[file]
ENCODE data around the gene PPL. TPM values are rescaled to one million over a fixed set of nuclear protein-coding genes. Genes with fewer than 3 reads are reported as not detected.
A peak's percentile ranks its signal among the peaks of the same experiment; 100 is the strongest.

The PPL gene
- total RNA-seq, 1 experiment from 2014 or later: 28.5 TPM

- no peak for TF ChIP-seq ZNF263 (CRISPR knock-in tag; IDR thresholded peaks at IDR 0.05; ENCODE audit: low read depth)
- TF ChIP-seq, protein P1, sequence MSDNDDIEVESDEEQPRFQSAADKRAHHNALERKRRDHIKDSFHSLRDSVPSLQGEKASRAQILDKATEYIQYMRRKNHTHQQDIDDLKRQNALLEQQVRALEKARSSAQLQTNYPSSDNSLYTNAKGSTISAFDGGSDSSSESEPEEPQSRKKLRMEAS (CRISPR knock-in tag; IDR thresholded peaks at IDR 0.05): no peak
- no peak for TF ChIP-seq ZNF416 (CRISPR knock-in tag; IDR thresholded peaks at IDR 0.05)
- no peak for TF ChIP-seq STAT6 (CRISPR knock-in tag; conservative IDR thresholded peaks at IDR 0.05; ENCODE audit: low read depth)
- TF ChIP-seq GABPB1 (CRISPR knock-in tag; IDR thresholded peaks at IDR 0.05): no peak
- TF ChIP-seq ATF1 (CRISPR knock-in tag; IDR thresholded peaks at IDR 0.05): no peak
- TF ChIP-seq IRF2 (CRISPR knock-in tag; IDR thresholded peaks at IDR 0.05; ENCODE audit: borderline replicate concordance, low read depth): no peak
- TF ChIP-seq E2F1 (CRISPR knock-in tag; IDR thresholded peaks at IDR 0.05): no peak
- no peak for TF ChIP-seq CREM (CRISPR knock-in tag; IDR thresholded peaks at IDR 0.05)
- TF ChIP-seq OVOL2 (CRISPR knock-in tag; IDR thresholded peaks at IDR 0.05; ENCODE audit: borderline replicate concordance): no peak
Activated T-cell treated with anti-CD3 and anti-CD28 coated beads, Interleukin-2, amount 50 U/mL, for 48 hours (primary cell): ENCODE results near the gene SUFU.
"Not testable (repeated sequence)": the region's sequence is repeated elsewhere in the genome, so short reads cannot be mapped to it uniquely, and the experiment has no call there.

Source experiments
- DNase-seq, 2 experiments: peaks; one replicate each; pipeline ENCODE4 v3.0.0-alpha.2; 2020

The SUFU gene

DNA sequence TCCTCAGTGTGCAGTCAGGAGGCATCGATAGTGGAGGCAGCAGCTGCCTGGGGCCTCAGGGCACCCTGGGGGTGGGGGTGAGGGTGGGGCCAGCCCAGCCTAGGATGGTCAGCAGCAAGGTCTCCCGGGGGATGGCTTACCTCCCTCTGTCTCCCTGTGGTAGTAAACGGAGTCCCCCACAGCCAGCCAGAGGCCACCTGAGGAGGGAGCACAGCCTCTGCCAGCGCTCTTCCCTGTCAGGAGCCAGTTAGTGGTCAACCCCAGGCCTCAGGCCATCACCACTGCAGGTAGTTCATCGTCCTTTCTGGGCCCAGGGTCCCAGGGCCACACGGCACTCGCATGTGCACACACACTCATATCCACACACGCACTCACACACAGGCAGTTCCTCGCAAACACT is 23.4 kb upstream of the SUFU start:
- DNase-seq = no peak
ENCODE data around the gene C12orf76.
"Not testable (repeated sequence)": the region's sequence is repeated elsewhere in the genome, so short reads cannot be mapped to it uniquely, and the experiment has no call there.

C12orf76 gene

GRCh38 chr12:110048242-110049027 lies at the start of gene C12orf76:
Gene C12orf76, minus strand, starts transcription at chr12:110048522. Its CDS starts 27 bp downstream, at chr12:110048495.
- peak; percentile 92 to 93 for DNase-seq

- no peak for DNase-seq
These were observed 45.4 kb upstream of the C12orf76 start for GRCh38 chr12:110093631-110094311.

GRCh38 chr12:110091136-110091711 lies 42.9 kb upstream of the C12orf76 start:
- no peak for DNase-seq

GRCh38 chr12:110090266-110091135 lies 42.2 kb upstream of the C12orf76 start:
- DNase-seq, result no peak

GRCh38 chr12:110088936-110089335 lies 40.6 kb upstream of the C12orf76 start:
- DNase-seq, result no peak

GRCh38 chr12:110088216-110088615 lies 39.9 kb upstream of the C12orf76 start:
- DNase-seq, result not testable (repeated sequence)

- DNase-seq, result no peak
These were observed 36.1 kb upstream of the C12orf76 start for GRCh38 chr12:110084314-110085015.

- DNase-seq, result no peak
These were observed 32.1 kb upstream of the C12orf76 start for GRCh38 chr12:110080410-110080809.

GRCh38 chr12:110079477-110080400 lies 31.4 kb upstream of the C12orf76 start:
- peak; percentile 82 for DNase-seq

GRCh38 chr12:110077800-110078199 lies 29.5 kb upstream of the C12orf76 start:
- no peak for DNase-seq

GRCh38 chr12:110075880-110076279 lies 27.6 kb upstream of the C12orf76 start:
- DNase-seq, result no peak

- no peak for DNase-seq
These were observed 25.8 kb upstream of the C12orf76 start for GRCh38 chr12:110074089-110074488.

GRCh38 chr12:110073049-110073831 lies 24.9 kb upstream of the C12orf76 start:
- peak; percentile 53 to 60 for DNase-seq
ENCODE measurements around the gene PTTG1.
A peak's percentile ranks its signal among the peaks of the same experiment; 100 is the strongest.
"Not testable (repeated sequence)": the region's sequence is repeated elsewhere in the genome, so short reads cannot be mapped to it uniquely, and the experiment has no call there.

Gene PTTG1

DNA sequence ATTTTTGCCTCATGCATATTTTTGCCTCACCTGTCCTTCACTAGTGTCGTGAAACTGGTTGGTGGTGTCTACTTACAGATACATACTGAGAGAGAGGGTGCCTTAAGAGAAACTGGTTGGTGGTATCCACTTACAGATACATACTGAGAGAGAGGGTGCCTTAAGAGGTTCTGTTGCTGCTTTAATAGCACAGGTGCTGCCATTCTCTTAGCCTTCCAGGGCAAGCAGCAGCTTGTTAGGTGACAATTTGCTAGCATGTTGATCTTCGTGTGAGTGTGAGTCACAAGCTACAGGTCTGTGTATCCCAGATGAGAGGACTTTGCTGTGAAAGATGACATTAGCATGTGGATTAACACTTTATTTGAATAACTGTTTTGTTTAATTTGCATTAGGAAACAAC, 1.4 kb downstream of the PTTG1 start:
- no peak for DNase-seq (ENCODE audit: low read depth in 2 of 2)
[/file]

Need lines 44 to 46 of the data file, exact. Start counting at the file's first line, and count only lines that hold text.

GRCh38 chr12:110077800-110078199 lies 29.5 kb upstream of the C12orf76 start:
- no peak for DNase-seq

GRCh38 chr12:110075880-110076279 lies 27.6 kb upstream of the C12orf76 start: